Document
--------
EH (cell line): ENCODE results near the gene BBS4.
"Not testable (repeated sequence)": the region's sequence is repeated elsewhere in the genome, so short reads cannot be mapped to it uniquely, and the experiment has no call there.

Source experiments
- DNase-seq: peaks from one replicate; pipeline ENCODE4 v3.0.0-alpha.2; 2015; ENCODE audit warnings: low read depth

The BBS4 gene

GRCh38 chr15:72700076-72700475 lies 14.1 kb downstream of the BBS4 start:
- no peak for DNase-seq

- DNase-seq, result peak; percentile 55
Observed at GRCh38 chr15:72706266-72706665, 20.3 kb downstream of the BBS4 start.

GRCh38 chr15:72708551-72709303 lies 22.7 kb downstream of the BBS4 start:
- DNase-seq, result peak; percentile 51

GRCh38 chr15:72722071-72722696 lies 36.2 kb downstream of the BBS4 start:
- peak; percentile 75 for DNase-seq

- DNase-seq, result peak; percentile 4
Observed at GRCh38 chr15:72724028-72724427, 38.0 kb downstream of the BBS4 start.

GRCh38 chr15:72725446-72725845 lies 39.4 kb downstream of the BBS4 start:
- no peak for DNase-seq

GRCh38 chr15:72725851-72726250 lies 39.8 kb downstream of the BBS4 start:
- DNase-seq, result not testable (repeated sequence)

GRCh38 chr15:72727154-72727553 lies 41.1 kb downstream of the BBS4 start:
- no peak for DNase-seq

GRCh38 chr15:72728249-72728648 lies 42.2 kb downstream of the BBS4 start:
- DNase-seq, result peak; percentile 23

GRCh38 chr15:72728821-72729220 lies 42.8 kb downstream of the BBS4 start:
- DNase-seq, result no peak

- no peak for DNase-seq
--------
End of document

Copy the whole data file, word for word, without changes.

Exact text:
EH (cell line): ENCODE results near the gene BBS4.
"Not testable (repeated sequence)": the region's sequence is repeated elsewhere in the genome, so short reads cannot be mapped to it uniquely, and the experiment has no call there.

Source experiments
- DNase-seq: peaks from one replicate; pipeline ENCODE4 v3.0.0-alpha.2; 2015; ENCODE audit warnings: low read depth

The BBS4 gene

GRCh38 chr15:72700076-72700475 lies 14.1 kb downstream of the BBS4 start:
- no peak for DNase-seq

- DNase-seq, result peak; percentile 55
Observed at GRCh38 chr15:72706266-72706665, 20.3 kb downstream of the BBS4 start.

GRCh38 chr15:72708551-72709303 lies 22.7 kb downstream of the BBS4 start:
- DNase-seq, result peak; percentile 51

GRCh38 chr15:72722071-72722696 lies 36.2 kb downstream of the BBS4 start:
- peak; percentile 75 for DNase-seq

- DNase-seq, result peak; percentile 4
Observed at GRCh38 chr15:72724028-72724427, 38.0 kb downstream of the BBS4 start.

GRCh38 chr15:72725446-72725845 lies 39.4 kb downstream of the BBS4 start:
- no peak for DNase-seq

GRCh38 chr15:72725851-72726250 lies 39.8 kb downstream of the BBS4 start:
- DNase-seq, result not testable (repeated sequence)

GRCh38 chr15:72727154-72727553 lies 41.1 kb downstream of the BBS4 start:
- no peak for DNase-seq

GRCh38 chr15:72728249-72728648 lies 42.2 kb downstream of the BBS4 start:
- DNase-seq, result peak; percentile 23

GRCh38 chr15:72728821-72729220 lies 42.8 kb downstream of the BBS4 start:
- DNase-seq, result no peak

- no peak for DNase-seq